Obama and Hollande pledge growth and stability

Obama and Hollande pledge growth and stability
Photo: Pete Souza/White House
US President Barack Obama and his French counterpart Francois Hollande backed European growth and eurozone stability on Wednesday, ahead of key decisions on resolving the debt crisis.

Speaking as the US Federal Reserve decided against adopting any new stimulus measures for a slowing US economy, the French president's office said the two leaders "expressed their common interest in growth in Europe and the stability of the eurozone, which are necessary for the recovery of global economic activity."

The European Central Bank is meeting Thursday as markets look for strong action to quell the eurozone crisis.

ECB chief Mario Draghi last week sent markets soaring with an unusually strong pledge to do "whatever it takes" to save the crisis-wracked euro.

This touched off a raft of similar promises from top eurozone leaders including German Chancellor Angela Merkel, sparking speculation over a
possible intervention on the markets to bring down borrowing costs for Spain and Italy.

Analysts are eyeing three possible ECB actions that could help ease the eurozone debt crisis: an interest rate cut; a decision to buy the government bonds of struggling nations or offering the EU rescue fund unlimited borrowing.

A rate cut is not seen as a likely option, following last month's decision to slash rates to a historic low of 0.75 percent.

In Helsinki, Italy Prime Minister Mario Monti met with Finnish Prime Minister Jyrki Katainen in a bid to persuade Katainen to embrace bolder moves
to tame the eurozone crisis.

Monti's visit was both an attempt to mend ties with an outspoken hardliner and the latest in a series of trips to European capitals to lobby reluctant
members of the single currency zone to help shore up the euro. He was full of compliments for Katainen and Finland, calling his counterpart "one of the most interesting interlocutors" and declaring himself "an admirer of Finland."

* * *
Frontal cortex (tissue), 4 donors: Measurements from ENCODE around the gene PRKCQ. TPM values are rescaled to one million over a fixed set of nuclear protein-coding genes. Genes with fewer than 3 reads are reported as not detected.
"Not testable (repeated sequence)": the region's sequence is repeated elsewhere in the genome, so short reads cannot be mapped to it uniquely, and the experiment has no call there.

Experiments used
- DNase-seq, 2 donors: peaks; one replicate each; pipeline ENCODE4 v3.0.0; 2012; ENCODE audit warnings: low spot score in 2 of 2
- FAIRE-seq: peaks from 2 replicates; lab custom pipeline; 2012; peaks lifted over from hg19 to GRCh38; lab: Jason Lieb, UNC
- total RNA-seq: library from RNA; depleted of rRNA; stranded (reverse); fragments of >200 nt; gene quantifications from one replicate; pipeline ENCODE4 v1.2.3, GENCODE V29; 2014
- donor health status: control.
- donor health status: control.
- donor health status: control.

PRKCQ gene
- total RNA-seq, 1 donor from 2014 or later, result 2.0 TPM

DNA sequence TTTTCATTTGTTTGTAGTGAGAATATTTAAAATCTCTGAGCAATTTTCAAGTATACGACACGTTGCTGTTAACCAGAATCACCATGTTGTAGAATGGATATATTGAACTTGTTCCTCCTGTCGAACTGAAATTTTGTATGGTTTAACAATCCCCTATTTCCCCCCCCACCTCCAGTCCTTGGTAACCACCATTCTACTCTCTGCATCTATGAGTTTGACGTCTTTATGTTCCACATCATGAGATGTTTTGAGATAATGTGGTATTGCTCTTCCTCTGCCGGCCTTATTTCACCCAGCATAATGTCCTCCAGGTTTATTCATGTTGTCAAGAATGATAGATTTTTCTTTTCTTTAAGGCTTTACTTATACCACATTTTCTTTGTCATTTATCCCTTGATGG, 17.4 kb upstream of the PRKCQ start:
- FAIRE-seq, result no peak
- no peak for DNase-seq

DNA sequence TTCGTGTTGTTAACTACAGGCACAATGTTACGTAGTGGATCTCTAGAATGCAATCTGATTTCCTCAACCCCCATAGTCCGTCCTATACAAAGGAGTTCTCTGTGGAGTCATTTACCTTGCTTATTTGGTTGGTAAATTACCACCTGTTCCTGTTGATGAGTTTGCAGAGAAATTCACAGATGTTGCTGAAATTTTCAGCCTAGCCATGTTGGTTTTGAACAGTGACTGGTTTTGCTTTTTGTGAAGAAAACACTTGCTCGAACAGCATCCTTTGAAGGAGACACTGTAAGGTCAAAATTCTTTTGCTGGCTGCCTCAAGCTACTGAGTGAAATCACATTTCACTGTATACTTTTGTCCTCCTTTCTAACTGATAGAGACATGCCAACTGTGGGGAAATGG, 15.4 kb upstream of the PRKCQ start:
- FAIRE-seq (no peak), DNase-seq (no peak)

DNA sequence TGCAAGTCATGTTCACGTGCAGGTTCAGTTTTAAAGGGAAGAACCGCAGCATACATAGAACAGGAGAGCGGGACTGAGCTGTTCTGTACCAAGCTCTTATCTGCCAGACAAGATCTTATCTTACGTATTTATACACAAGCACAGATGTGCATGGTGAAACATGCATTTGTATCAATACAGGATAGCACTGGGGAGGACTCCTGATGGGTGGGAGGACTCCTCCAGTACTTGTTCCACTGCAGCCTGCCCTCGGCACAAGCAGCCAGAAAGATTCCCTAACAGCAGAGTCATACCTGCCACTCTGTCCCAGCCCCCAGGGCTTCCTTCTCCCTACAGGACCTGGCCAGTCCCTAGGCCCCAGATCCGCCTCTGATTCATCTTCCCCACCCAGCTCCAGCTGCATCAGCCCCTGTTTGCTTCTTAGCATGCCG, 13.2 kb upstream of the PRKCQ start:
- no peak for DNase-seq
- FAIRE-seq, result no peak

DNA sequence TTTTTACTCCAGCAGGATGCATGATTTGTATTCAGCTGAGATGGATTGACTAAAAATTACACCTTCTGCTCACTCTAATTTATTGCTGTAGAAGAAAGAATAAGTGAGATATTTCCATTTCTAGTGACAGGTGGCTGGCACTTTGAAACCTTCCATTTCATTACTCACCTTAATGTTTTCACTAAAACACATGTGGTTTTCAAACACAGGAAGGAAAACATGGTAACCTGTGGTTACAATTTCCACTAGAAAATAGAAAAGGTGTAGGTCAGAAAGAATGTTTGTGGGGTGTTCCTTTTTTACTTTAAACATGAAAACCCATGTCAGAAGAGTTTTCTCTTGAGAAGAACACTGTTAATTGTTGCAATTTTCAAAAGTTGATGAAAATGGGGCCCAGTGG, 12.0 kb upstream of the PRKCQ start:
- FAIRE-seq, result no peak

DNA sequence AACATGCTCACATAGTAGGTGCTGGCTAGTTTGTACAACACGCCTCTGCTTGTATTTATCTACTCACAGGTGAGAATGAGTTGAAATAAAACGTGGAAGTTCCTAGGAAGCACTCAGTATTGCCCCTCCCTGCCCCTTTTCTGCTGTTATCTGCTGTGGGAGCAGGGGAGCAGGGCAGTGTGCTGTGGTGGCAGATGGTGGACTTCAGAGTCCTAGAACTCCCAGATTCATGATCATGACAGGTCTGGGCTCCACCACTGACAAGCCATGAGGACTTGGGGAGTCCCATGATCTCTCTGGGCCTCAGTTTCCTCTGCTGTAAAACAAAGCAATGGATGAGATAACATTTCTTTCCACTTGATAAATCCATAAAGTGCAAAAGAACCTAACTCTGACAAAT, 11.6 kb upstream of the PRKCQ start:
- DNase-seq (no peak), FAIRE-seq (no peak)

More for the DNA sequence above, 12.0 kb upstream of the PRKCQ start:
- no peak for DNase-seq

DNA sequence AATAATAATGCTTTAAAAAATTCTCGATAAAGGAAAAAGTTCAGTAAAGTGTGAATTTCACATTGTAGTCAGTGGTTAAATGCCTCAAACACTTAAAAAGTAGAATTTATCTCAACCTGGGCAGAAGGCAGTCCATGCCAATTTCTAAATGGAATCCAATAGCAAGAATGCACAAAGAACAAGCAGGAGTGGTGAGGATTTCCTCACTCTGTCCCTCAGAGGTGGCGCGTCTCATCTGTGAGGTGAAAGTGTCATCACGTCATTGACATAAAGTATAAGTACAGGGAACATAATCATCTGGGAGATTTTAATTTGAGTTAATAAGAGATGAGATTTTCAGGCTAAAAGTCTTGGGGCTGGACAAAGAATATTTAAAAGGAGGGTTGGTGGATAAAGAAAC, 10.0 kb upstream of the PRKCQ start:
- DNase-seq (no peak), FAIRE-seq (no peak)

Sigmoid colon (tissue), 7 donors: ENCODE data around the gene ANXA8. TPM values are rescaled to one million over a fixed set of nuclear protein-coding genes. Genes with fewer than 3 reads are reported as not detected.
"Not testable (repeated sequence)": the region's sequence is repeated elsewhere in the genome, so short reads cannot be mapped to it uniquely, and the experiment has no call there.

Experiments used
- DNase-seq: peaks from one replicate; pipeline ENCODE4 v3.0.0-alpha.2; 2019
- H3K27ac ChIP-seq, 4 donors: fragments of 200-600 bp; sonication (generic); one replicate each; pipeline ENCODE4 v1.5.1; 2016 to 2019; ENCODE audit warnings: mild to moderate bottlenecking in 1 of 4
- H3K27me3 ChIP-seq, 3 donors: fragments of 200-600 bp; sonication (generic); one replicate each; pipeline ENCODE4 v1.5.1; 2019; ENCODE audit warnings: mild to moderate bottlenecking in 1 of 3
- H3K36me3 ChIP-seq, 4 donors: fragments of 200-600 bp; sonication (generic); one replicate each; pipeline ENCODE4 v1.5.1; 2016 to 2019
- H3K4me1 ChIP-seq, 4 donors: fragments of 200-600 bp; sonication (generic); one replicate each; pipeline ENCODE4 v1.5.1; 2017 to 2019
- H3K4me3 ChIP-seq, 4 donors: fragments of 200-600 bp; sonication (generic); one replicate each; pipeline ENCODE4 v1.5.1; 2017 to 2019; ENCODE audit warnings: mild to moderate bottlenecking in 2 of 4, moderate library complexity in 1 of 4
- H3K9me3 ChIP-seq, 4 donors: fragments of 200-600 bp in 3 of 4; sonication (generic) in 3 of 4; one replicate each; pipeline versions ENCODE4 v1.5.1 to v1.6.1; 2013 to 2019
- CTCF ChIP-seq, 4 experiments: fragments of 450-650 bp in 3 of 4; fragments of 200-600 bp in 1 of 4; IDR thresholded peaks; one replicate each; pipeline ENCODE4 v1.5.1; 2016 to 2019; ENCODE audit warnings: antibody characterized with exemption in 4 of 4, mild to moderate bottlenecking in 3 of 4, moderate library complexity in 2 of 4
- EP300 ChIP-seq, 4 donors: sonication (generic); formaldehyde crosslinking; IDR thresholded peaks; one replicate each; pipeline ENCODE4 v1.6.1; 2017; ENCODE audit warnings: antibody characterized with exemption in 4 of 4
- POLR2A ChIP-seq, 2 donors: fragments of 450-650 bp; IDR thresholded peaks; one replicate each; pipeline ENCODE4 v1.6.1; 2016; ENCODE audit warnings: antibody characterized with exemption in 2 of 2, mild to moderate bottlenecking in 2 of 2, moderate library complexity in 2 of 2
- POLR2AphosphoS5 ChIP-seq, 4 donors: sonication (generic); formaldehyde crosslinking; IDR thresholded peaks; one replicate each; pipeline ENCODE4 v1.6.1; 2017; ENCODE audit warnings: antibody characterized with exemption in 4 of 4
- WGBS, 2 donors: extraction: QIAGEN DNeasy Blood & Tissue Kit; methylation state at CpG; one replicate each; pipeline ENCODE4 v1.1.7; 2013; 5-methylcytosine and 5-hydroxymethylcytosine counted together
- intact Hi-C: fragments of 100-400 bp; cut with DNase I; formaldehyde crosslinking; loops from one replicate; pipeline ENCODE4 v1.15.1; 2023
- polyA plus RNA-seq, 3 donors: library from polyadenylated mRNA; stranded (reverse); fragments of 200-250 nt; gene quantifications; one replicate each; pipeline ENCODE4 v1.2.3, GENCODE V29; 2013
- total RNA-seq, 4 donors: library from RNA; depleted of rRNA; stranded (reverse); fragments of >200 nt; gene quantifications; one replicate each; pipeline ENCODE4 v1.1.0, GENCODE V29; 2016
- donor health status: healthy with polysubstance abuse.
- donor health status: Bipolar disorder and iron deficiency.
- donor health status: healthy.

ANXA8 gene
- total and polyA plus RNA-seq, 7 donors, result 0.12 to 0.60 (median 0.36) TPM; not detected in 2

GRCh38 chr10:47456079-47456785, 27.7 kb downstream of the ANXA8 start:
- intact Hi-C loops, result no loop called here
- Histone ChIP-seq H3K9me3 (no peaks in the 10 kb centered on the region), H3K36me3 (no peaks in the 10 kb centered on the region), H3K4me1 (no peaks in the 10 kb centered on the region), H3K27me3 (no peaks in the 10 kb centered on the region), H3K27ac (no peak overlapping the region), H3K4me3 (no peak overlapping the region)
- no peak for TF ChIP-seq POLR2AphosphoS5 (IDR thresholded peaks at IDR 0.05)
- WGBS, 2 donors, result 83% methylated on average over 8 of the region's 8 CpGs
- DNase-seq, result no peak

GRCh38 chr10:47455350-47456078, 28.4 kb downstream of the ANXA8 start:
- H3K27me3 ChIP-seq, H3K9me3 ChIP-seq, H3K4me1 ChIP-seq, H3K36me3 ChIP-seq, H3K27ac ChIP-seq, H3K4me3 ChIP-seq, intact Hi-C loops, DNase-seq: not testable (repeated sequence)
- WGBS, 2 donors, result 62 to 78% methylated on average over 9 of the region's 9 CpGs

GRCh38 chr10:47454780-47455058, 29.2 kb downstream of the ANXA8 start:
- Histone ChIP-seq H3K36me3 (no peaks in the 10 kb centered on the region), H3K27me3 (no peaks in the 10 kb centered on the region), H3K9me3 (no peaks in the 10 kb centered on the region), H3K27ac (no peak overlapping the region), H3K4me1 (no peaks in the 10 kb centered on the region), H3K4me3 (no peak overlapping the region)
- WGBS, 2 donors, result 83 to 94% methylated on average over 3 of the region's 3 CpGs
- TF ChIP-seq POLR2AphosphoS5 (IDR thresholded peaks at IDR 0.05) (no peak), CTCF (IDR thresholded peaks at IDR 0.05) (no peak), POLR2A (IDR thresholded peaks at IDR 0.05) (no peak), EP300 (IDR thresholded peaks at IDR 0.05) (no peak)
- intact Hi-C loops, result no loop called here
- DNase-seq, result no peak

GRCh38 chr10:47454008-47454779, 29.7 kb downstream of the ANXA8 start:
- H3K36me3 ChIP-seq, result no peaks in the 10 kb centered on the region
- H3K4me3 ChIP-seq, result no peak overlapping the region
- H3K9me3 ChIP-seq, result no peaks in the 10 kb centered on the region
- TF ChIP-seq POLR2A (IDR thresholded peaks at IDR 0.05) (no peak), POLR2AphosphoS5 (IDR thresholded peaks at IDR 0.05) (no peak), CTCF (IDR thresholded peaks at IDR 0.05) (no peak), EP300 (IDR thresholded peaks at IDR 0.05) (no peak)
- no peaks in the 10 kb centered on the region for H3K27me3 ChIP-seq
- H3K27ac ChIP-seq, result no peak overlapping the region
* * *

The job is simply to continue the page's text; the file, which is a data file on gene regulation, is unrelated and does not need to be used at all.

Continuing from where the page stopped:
But he did not mince words when discussing the gravity of the two-and-a-half-year crisis, which has seen Italy's borrowing costs skyrocket and raised fears the country could need a bailout, especially if Spain were to fall.

"There is no denying that the markets are largely dysfunctional," Monti told a press conference.

The Finnish prime minister put his foot down on the question of using eurozone bailout funds to intervene in the secondary bond markets to help ease borrowing costs for weaker eurozone states.

He said going that route risked the collapse of the European Financial Stability Facility (EFSF) bailout fund and the European Stability Mechanism (ESM), which is due to replace the EFSF next year.

Katainen has said that while all eurozone members want to save the single currency, "countries and people do not trust each other as much as before."

The US Federal Reserve on Wednesday meanwhile downgraded its assessment of the US economy, saying growth had slowed, but shied away from launching a fresh round of economic stimulus.

The interest rate-setting Federal Open Market Committee said it expected "economic growth to remain moderate over coming quarters and then to pick up very gradually."

But there was no new action to fuel the economy and bank policymakers instead reiterated their pledge to leave interest rates close to zero until the end of 2014.

The Fed has kept interest rates at historic lows, between zero and 0.25 percent, since December 2008 in a bid to spur recovery from the Great Recession.

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